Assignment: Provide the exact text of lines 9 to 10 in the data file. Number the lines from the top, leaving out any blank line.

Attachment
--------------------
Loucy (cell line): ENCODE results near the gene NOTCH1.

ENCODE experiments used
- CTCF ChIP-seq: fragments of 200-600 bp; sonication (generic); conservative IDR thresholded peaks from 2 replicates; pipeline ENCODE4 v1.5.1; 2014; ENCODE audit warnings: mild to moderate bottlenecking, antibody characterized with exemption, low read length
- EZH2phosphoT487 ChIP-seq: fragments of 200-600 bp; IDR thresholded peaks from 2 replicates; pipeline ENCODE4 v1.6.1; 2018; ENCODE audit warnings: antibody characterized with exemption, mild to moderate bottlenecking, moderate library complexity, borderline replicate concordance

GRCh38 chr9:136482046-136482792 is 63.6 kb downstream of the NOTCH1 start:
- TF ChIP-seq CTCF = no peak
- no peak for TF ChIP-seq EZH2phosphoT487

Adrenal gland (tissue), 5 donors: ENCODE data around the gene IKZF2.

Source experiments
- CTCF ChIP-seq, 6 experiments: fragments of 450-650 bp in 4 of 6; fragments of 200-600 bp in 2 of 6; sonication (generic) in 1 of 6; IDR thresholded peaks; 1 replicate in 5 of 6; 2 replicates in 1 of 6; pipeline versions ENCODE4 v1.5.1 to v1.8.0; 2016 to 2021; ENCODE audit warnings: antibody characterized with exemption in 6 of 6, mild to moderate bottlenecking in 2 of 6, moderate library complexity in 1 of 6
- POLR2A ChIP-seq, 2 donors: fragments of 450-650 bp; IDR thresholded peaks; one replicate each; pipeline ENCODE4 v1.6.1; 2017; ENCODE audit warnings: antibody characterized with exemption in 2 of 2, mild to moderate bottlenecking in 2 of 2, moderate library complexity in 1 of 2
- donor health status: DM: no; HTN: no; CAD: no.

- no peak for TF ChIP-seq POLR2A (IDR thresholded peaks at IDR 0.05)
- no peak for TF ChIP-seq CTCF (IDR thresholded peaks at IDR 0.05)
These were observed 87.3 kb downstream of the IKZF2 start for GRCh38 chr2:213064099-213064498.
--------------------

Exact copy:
Source experiments
- CTCF ChIP-seq, 6 experiments: fragments of 450-650 bp in 4 of 6; fragments of 200-600 bp in 2 of 6; sonication (generic) in 1 of 6; IDR thresholded peaks; 1 replicate in 5 of 6; 2 replicates in 1 of 6; pipeline versions ENCODE4 v1.5.1 to v1.8.0; 2016 to 2021; ENCODE audit warnings: antibody characterized with exemption in 6 of 6, mild to moderate bottlenecking in 2 of 6, moderate library complexity in 1 of 6